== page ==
Wednesday, October 14, 2009

Update on next trip to Sudan!

We are in the process of putting together a team of police officers and chaplains to return to Sudan March 27 - April 10, 2010. I am raising $2000 which will provide for the rest of the need for this trip and a start towards the need for our next trip. My goal is to be able to take teams into Southern Sudan once a quarter for up to two weeks at a time.

Our team will be working with Sudanese Police Officers and Command Staff in Juba, Southern Sudan. Our training will involve child protection programs, ethics, officer safety, mangement training, and community policing techniques. We also plan to take the team to Nyimbuli also in Southern Sudan where Safe Harbor has an ongoing work providing medical and food relief to surviving victims of the ongoing Genocide in Darfur.

You can read more and participate in helping us by going to our website at:

Monday, October 12, 2009

Killers Sentenced in Khartoum, Sudan

Our team arrived in Khartoum in 2008 shortly after the murder of Mr. Granville and his driver. Some have asked if these men were really the killers since they were tortured. We do know that our FBI had agents working directly with the Sudanese Police when we arrived and that they did have some leads. Our hope is that they did sentence the right men.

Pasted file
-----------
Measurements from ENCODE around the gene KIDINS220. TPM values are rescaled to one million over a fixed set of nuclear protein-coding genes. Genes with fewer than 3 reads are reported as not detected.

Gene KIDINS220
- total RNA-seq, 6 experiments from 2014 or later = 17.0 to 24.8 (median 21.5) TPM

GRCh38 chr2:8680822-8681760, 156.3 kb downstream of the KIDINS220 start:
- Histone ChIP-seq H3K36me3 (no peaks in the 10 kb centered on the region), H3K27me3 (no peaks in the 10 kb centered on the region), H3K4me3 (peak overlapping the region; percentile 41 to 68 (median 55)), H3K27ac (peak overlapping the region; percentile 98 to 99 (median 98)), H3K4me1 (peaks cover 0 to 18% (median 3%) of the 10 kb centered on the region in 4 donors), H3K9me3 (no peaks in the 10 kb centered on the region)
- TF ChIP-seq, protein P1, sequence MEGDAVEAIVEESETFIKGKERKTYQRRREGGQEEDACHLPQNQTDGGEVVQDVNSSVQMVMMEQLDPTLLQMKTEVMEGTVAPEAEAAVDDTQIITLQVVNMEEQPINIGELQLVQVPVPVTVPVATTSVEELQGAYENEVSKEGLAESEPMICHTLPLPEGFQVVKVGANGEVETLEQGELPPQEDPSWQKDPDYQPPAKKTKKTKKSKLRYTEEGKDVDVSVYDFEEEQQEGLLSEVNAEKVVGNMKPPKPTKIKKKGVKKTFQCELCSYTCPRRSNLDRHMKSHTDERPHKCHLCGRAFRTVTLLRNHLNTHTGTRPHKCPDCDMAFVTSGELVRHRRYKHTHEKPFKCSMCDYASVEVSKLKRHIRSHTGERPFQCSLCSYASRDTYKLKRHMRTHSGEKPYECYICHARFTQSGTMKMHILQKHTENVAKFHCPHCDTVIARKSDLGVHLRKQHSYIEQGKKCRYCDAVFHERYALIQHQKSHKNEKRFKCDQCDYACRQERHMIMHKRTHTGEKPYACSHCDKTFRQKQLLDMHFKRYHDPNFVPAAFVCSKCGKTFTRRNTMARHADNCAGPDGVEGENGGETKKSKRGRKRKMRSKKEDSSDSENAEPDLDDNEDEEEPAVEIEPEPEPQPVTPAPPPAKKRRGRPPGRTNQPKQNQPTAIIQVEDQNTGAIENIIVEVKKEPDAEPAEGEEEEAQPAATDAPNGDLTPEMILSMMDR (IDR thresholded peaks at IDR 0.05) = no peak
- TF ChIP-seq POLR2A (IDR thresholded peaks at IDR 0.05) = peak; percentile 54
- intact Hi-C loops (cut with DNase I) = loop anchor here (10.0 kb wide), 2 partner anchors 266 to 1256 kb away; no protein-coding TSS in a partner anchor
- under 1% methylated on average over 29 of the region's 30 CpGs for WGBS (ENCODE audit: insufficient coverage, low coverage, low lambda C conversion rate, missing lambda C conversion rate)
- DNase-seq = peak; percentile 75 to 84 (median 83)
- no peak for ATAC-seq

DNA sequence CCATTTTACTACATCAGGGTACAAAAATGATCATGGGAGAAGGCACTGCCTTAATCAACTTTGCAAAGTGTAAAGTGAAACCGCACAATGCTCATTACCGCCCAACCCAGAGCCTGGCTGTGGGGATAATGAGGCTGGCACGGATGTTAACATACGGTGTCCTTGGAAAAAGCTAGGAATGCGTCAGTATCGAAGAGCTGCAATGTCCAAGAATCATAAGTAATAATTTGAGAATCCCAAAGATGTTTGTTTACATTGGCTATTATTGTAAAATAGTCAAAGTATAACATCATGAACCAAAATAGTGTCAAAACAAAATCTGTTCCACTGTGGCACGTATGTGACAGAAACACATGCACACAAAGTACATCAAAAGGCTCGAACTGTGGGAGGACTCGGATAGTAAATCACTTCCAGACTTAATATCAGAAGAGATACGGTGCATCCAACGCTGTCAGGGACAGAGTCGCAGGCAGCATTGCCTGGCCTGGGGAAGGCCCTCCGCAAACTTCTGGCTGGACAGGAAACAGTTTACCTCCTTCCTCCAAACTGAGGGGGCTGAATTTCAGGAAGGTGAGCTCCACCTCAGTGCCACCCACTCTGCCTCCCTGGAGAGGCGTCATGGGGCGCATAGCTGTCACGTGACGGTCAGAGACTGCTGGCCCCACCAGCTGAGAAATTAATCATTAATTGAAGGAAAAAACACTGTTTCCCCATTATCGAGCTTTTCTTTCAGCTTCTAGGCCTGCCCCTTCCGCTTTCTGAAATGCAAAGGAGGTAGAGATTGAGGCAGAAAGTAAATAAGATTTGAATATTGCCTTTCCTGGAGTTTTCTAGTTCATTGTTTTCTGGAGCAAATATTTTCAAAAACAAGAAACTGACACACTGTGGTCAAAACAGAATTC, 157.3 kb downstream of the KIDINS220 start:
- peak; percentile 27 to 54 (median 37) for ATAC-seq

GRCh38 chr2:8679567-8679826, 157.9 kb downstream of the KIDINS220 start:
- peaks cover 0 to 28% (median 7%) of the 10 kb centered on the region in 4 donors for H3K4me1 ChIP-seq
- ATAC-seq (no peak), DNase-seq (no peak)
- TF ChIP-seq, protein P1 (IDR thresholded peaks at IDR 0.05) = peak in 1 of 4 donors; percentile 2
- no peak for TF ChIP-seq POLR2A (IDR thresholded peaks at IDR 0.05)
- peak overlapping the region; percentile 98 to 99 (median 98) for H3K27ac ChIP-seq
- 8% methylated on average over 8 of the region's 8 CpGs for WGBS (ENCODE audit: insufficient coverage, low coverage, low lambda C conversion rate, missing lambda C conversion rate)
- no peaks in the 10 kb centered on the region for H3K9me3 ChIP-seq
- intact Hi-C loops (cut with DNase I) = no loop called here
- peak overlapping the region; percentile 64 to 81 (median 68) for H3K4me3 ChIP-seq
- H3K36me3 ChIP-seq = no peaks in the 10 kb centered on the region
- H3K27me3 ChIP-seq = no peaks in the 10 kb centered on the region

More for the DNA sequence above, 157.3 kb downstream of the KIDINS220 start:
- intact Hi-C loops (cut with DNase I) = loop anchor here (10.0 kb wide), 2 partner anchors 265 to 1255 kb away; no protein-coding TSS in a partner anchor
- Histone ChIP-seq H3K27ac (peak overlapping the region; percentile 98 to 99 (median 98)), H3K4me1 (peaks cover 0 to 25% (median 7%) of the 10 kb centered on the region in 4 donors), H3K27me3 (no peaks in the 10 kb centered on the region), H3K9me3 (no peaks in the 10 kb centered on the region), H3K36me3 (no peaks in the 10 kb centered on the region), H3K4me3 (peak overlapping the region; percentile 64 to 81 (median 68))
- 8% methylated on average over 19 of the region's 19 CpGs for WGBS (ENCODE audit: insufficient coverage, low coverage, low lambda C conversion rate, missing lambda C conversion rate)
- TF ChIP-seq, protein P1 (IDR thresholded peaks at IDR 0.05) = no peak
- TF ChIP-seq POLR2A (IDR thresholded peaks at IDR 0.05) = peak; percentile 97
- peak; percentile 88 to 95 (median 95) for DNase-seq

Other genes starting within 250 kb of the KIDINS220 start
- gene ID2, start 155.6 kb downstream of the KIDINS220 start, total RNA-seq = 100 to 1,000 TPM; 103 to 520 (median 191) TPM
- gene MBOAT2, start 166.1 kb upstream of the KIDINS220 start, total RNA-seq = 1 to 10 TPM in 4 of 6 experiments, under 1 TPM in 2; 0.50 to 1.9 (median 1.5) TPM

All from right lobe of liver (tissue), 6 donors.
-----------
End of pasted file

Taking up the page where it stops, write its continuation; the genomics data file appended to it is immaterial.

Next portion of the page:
The story is an example of why we covet the prayers of many when we travel in Sudan attempting to make a differnce and assist in helping the surviving victims of the continued genocide one man, woman, and child at a time. Visit our website to participate with us at

Sudanese to hang over US killing

The four men said their confessions had been obtained through torture. A Sudanese court has upheld a death sentence against four Islamists who shot dead a US envoy on 1 January 2008.

John Granville, 33, and his Sudanese driver Abdelrahman Abbas Rahama were killed as they returned from a New Year's Eve party in Khartoum. Mr Granville's mother had earlier asked for the death sentence to be passed. Under Sudan's Islamic law, the family of a murder victim can either request the death penalty for those convicted, forgive them or ask for compensation.